Breaches of trust – why you get furious when you’re hurt!
Every relationship – that’s 100% of them – will experience huge breaches of trust at one point or another.
So I’m pretty confident that you’ve either experience it or will eventually.
We’re not talking about infidelity, even though 50% of all couples experience that too.
We’re talking other significant breaches.
- She’s taken out a loan you knew nothing about?
- He’s promised more than he could keep and you’ve SO been “cheated” out of something that you’d really looked forward to?
- Trust is incredibly low because he never sticks to his word?
- She’s flirted with someone else?
Trust is really not that hard to rebuild if you know what to do and understand how the process takes its course and what steps you need to follow.
But one huge obstacle to rebuilding trust is the intense and uncontrollable anger!
When you, as a human being, have your trust broken, your whole foundation now sits on shaky ground.
The foundation you built your relationship on.
Your belief that: “I thought we looked out for each other’s feelings” is now replaced by: “I have no idea who you are and I’m pretty sure you no longer care for me. Because if you did, you never would have done this.”
Trust = Security
When your security is gone, you become insecure.
What does an animal do when unsure or feels under attack?
It flees, freezes and becomes paralysed or it attacks.
And attack is, as they say, the best defence!
When you attack and you’re furious, angry and feel insulted, the psychology behind this is:
“If I can puff myself big enough, be so angry and show you how strong I am, then that’s the last time you’ll walk all over me because you won’t dare EVER do that again!”
So the anger becomes your unconscious way of regaining your security.
When you show your own strength then you gain the security of being able to defend and take care of yourself.
Because obviously… nobody else was taking care of you and showing regard for you!
So you becoming angry is in fact a very very healthy, perfectly normal and natural reaction to having the rug pulled from under you.
And for the first many weeks and even months after your partner breaks your trust, it is quite normal to blow up in anger at them.
It’s a part of the rebuilding process in regaining the trust.
What you implicitly get from these angry flare ups is:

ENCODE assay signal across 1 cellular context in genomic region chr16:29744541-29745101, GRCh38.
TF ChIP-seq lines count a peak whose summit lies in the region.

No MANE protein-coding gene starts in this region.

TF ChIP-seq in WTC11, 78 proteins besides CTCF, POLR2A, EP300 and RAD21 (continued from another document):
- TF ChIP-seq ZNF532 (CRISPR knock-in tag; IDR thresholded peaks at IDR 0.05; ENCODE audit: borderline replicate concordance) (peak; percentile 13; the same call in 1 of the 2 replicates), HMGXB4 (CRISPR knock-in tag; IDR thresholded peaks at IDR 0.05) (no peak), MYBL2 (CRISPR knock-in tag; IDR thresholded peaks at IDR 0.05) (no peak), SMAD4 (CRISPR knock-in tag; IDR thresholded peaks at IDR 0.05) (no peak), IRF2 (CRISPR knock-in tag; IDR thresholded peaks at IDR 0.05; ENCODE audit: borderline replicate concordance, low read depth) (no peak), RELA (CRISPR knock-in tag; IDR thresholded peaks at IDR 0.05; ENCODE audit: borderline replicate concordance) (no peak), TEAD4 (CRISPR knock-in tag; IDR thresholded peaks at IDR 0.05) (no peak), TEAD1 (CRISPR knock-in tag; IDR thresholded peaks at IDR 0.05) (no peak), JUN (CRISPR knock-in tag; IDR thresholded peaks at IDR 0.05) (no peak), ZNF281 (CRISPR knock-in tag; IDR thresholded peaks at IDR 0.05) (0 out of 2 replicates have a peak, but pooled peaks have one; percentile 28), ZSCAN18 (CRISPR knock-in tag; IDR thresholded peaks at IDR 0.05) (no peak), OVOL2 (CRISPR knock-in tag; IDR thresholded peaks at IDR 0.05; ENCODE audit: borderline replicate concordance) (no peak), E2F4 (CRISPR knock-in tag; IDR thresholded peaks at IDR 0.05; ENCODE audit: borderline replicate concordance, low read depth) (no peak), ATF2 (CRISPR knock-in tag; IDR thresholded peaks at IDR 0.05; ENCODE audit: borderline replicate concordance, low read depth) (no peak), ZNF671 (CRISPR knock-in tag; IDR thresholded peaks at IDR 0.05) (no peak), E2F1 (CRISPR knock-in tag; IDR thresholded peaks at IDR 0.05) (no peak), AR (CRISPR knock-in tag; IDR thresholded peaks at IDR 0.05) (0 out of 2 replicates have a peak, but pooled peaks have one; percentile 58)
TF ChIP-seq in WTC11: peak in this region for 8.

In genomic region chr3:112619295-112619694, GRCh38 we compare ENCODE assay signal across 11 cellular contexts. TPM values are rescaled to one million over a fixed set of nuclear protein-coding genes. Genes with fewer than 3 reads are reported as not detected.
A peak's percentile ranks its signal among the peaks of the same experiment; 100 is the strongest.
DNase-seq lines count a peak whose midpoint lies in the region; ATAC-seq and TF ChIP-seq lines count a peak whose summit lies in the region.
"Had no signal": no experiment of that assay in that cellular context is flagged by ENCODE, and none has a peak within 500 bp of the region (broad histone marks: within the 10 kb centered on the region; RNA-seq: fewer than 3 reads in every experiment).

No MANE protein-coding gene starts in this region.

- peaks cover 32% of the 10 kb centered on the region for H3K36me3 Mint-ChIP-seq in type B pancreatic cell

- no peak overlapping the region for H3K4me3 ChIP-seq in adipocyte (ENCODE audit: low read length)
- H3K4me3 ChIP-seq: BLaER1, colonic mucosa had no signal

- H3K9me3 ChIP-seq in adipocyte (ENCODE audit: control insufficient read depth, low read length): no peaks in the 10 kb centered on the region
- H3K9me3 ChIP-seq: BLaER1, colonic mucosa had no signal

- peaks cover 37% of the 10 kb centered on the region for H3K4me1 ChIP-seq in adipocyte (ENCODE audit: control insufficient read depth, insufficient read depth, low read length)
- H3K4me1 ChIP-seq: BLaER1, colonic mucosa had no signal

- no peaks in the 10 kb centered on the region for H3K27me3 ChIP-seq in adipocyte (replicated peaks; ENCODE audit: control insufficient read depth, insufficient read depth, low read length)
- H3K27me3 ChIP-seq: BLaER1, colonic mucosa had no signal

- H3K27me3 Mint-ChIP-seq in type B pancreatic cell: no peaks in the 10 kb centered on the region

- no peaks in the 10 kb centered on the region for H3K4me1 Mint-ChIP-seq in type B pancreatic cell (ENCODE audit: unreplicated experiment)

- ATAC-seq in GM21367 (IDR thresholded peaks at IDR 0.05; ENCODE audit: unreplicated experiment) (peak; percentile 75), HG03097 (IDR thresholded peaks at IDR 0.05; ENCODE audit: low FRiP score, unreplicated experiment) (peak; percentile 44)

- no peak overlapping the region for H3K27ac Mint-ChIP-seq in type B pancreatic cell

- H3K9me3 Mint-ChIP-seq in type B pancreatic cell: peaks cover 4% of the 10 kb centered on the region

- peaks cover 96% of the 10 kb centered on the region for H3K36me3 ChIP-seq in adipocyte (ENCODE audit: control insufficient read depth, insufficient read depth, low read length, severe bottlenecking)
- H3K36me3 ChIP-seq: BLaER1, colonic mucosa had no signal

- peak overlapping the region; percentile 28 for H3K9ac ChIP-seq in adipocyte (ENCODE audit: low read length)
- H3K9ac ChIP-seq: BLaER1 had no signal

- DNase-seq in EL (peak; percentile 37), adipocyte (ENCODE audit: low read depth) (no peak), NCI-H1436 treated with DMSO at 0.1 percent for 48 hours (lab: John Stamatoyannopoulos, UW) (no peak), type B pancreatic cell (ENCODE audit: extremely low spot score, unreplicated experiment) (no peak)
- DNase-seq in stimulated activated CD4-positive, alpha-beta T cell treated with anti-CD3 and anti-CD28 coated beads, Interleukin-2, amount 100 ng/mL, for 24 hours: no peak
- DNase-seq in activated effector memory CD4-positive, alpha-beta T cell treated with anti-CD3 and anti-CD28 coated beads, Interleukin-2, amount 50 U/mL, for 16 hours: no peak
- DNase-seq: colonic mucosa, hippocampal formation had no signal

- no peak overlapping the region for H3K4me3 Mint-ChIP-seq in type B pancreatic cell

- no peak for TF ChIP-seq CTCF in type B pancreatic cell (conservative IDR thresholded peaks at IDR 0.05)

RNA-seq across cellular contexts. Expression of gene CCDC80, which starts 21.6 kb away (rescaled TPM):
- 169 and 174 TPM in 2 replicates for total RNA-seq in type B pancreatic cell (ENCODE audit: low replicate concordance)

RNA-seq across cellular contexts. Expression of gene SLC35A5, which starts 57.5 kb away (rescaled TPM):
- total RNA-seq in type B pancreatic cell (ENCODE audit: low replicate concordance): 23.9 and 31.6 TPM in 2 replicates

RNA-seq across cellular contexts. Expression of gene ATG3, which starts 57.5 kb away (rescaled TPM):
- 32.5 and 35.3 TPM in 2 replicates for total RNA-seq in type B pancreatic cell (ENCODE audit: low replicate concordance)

“If you can take me getting furious and giving you crap over and over and over and over again, then that’s I’m assuring that you won’t do it again. It also shows me that you want me because you stay with me even though I am furious, insane and angry!”
But watch out!
Your anger can sabotage the rebuilding of trust!
If your anger continues for a really long time then it can be difficult for your partner to believe that you’ll ever see past the breach.
Even though they are willing to accept the consequences of their stupid, hurtful behaviour.
And even though your partner loves you and really wants you and absolutely can see their own errors and faults, your anger might make them give up.
If it never seems to stop they will eventually start thinking: “No matter what I do, there’s always more anger. If it doesn’t eventually stop, then I have to leave because we can’t live like this forever!”
Or your partner may experience your anger so deeply that it threatens their own security.
And what did I just teach you about what happens when your security is taken away?
Then we attack.
Then we end up with two angry people battling each other in a desperate attempt to restore trust and rebuild a solid foundation.
So you have to find other ways of expressing your anger than just at your partner.
And you have to figure out how to temper your anger if it’s been going on for a long time.
You have to work at healing yourself for both of you to get past the problem, so that the rebuilding of trust has the best chances of success.
But your anger is there.
It’s natural and really a quite healthy response from a healthy body (and prehistoric brain) to a hurtful and shocking experience, which you (and most likely also your partner) would rather have not had to go through in the first place.
So that’s why you become furious when you’ve been hurt, disappointed or your trust has been broken.
Now you know 😉
Maj Wismann, clinical sexologist and relationship therapist since with own clinic since 2006